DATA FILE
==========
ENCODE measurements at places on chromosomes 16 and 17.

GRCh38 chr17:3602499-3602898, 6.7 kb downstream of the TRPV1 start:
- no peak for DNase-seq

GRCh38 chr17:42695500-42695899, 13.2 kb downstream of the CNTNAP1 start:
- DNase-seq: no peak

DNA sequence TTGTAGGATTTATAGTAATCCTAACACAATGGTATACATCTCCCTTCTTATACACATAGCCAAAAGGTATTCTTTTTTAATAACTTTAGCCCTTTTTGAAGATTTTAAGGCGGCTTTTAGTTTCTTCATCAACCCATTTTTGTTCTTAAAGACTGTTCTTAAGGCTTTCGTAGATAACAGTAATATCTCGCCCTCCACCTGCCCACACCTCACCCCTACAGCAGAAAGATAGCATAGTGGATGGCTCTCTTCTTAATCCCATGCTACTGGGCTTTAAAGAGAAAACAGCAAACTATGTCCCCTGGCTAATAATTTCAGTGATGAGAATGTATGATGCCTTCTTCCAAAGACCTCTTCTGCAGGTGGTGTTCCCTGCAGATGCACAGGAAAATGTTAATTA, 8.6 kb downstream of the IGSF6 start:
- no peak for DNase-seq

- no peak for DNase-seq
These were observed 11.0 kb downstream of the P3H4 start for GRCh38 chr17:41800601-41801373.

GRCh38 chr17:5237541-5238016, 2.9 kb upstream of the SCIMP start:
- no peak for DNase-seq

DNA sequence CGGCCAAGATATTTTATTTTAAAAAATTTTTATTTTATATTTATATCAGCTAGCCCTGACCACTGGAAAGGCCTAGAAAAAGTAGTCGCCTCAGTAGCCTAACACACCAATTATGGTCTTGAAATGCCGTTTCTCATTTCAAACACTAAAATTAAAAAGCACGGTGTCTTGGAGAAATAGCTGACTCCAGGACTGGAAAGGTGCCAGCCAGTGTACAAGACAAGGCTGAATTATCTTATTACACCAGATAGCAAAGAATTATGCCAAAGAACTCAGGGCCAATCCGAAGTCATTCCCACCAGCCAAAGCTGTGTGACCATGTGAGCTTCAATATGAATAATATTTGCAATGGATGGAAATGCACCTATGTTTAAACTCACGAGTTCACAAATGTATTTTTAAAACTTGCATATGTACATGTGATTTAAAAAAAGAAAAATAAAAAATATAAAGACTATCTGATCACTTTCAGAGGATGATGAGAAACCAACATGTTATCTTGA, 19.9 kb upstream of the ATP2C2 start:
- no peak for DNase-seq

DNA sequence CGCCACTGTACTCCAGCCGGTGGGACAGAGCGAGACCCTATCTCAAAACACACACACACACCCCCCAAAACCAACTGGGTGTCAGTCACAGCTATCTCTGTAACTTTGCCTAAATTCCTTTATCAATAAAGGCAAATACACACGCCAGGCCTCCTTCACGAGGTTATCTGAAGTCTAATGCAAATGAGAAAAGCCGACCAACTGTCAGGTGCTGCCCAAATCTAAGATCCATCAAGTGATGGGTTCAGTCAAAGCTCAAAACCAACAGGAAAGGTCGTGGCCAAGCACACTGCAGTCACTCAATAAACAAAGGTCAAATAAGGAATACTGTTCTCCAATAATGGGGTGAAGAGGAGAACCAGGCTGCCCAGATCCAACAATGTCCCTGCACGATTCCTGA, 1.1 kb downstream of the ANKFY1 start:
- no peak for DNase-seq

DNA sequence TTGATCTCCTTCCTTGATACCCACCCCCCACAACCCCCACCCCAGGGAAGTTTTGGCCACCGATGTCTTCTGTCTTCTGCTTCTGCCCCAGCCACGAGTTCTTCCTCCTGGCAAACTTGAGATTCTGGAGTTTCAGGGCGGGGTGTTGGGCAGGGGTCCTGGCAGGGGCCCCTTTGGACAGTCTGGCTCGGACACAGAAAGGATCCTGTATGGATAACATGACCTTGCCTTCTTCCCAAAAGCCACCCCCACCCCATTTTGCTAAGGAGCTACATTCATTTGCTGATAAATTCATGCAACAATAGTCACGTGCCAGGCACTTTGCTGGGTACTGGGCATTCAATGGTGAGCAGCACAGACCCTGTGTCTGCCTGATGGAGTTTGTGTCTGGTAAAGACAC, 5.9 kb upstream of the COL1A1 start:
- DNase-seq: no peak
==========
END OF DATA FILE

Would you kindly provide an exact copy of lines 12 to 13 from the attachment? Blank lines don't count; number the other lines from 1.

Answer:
DNA sequence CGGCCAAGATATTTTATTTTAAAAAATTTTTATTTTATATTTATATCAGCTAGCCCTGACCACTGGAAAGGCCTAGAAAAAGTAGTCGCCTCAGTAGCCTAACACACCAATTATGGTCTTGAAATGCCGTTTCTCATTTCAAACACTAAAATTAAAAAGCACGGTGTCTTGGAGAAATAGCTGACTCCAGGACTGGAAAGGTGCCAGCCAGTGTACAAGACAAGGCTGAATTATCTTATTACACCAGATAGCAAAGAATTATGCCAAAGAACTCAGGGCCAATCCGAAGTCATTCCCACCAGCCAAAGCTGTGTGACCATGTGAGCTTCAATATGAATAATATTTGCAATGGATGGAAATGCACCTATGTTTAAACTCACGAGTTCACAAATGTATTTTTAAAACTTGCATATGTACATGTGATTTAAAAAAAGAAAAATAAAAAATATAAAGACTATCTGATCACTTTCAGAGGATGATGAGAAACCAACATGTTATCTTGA, 19.9 kb upstream of the ATP2C2 start:
- no peak for DNase-seq